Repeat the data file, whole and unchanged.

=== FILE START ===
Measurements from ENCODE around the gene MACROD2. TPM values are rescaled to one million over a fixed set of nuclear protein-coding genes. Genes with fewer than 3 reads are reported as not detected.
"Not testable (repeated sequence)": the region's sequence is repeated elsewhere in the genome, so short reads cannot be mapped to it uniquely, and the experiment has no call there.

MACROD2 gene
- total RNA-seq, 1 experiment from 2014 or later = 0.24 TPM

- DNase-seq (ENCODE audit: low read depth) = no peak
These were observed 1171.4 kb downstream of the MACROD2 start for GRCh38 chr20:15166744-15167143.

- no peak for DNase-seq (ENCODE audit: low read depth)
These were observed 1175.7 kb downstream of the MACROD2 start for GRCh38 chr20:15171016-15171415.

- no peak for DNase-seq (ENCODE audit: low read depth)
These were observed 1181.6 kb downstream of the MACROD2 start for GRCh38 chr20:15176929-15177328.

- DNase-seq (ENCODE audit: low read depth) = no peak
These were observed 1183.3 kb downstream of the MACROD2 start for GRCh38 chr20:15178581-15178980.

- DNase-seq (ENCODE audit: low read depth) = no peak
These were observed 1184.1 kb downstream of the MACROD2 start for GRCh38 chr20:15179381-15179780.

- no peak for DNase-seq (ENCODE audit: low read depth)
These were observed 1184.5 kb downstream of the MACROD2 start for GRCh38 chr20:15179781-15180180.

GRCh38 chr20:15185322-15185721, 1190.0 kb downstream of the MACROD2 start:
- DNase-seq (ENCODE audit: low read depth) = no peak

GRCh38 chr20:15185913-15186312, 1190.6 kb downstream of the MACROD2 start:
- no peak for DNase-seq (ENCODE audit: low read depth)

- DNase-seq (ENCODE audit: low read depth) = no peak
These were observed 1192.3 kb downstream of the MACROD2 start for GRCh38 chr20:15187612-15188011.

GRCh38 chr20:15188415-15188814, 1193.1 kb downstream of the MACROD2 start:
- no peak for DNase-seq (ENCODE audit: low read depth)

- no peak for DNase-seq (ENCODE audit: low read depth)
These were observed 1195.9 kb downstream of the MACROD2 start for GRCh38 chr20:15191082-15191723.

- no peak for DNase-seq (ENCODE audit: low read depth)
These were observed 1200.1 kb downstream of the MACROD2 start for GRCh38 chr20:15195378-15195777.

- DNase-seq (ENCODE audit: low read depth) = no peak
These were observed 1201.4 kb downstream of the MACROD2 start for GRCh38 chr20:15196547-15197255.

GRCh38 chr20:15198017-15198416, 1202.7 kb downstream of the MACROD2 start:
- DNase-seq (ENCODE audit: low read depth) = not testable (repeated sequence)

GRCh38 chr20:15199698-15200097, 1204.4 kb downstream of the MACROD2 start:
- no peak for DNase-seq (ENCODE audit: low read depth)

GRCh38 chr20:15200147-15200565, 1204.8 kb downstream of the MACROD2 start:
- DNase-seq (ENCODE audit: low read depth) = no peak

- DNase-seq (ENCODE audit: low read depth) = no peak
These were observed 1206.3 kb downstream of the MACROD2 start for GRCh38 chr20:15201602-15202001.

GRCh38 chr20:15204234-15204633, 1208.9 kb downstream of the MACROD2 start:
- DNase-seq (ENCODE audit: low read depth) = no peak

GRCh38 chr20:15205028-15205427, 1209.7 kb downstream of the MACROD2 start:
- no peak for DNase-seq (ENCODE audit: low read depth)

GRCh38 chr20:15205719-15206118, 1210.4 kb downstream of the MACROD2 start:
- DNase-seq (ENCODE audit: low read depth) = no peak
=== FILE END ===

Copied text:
Measurements from ENCODE around the gene MACROD2. TPM values are rescaled to one million over a fixed set of nuclear protein-coding genes. Genes with fewer than 3 reads are reported as not detected.
"Not testable (repeated sequence)": the region's sequence is repeated elsewhere in the genome, so short reads cannot be mapped to it uniquely, and the experiment has no call there.

MACROD2 gene
- total RNA-seq, 1 experiment from 2014 or later = 0.24 TPM

- DNase-seq (ENCODE audit: low read depth) = no peak
These were observed 1171.4 kb downstream of the MACROD2 start for GRCh38 chr20:15166744-15167143.

- no peak for DNase-seq (ENCODE audit: low read depth)
These were observed 1175.7 kb downstream of the MACROD2 start for GRCh38 chr20:15171016-15171415.

- no peak for DNase-seq (ENCODE audit: low read depth)
These were observed 1181.6 kb downstream of the MACROD2 start for GRCh38 chr20:15176929-15177328.

- DNase-seq (ENCODE audit: low read depth) = no peak
These were observed 1183.3 kb downstream of the MACROD2 start for GRCh38 chr20:15178581-15178980.

- DNase-seq (ENCODE audit: low read depth) = no peak
These were observed 1184.1 kb downstream of the MACROD2 start for GRCh38 chr20:15179381-15179780.

- no peak for DNase-seq (ENCODE audit: low read depth)
These were observed 1184.5 kb downstream of the MACROD2 start for GRCh38 chr20:15179781-15180180.

GRCh38 chr20:15185322-15185721, 1190.0 kb downstream of the MACROD2 start:
- DNase-seq (ENCODE audit: low read depth) = no peak

GRCh38 chr20:15185913-15186312, 1190.6 kb downstream of the MACROD2 start:
- no peak for DNase-seq (ENCODE audit: low read depth)

- DNase-seq (ENCODE audit: low read depth) = no peak
These were observed 1192.3 kb downstream of the MACROD2 start for GRCh38 chr20:15187612-15188011.

GRCh38 chr20:15188415-15188814, 1193.1 kb downstream of the MACROD2 start:
- no peak for DNase-seq (ENCODE audit: low read depth)

- no peak for DNase-seq (ENCODE audit: low read depth)
These were observed 1195.9 kb downstream of the MACROD2 start for GRCh38 chr20:15191082-15191723.

- no peak for DNase-seq (ENCODE audit: low read depth)
These were observed 1200.1 kb downstream of the MACROD2 start for GRCh38 chr20:15195378-15195777.

- DNase-seq (ENCODE audit: low read depth) = no peak
These were observed 1201.4 kb downstream of the MACROD2 start for GRCh38 chr20:15196547-15197255.

GRCh38 chr20:15198017-15198416, 1202.7 kb downstream of the MACROD2 start:
- DNase-seq (ENCODE audit: low read depth) = not testable (repeated sequence)

GRCh38 chr20:15199698-15200097, 1204.4 kb downstream of the MACROD2 start:
- no peak for DNase-seq (ENCODE audit: low read depth)

GRCh38 chr20:15200147-15200565, 1204.8 kb downstream of the MACROD2 start:
- DNase-seq (ENCODE audit: low read depth) = no peak

- DNase-seq (ENCODE audit: low read depth) = no peak
These were observed 1206.3 kb downstream of the MACROD2 start for GRCh38 chr20:15201602-15202001.

GRCh38 chr20:15204234-15204633, 1208.9 kb downstream of the MACROD2 start:
- DNase-seq (ENCODE audit: low read depth) = no peak

GRCh38 chr20:15205028-15205427, 1209.7 kb downstream of the MACROD2 start:
- no peak for DNase-seq (ENCODE audit: low read depth)

GRCh38 chr20:15205719-15206118, 1210.4 kb downstream of the MACROD2 start:
- DNase-seq (ENCODE audit: low read depth) = no peak